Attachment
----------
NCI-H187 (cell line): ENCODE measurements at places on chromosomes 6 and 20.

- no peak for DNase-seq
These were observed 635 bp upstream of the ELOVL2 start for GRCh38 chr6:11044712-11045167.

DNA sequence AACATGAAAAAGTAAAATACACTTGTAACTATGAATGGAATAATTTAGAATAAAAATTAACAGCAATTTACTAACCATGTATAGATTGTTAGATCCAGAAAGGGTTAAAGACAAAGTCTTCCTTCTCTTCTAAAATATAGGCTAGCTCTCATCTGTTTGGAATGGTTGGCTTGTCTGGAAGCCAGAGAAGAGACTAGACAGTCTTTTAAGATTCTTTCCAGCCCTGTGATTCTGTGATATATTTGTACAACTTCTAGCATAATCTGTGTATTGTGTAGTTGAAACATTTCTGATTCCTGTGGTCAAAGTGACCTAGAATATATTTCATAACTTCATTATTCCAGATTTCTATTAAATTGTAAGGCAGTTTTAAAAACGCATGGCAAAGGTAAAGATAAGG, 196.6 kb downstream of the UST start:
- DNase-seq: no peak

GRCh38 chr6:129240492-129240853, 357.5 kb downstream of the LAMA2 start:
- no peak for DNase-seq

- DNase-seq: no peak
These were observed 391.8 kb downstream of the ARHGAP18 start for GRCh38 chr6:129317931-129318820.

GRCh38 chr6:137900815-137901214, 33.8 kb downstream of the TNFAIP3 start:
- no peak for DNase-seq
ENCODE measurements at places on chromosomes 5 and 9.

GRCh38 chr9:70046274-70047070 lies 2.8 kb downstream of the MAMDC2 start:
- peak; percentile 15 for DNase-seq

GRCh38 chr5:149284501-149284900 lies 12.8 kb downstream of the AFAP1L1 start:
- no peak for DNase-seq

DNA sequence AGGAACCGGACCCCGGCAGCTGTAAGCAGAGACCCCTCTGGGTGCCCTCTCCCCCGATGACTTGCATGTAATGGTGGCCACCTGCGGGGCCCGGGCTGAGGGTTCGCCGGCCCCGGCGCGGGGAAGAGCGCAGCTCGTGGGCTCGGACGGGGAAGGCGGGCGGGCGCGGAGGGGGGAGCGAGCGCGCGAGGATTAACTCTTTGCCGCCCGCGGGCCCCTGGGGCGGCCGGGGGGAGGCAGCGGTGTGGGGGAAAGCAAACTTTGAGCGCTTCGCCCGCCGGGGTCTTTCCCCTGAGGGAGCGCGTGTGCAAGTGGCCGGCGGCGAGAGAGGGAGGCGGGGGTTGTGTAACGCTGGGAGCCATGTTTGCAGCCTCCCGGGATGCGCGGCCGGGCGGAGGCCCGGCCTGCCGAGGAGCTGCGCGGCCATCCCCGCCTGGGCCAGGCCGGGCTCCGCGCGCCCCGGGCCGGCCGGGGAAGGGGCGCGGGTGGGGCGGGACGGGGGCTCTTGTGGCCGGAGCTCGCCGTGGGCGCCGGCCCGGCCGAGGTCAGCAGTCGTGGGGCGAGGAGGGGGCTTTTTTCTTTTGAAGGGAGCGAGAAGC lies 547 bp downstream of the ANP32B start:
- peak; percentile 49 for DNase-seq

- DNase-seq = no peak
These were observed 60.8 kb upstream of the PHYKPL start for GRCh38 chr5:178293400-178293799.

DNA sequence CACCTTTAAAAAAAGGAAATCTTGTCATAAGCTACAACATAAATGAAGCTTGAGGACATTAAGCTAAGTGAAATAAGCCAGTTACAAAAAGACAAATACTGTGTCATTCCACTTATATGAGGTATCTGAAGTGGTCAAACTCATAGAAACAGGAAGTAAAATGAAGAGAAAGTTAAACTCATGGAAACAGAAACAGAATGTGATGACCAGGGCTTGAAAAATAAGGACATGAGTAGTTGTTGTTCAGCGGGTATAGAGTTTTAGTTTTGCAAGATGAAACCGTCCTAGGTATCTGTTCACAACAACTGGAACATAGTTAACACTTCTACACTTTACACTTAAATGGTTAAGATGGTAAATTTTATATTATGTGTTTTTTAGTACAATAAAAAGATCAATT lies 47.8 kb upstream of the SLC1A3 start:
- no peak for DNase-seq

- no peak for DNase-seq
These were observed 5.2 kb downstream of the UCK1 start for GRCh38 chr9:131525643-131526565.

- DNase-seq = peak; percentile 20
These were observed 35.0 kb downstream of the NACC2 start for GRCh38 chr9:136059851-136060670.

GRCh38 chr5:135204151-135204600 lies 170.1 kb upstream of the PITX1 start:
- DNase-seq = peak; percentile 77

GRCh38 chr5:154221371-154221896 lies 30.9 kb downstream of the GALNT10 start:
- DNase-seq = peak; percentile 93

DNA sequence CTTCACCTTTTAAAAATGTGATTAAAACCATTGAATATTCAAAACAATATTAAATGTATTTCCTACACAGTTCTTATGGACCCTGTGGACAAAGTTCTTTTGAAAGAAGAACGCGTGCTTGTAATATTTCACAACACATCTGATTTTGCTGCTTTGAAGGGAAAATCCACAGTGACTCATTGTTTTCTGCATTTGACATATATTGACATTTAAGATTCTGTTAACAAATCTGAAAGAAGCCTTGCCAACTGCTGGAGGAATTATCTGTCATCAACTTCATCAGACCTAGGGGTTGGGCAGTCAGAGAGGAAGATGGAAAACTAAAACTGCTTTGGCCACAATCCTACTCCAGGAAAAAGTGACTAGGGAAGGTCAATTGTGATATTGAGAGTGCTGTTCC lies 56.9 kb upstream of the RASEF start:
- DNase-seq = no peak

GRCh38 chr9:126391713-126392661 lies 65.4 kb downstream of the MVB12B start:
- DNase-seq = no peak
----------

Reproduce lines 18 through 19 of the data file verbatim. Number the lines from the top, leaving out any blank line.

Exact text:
- peak; percentile 49 for DNase-seq

- DNase-seq = no peak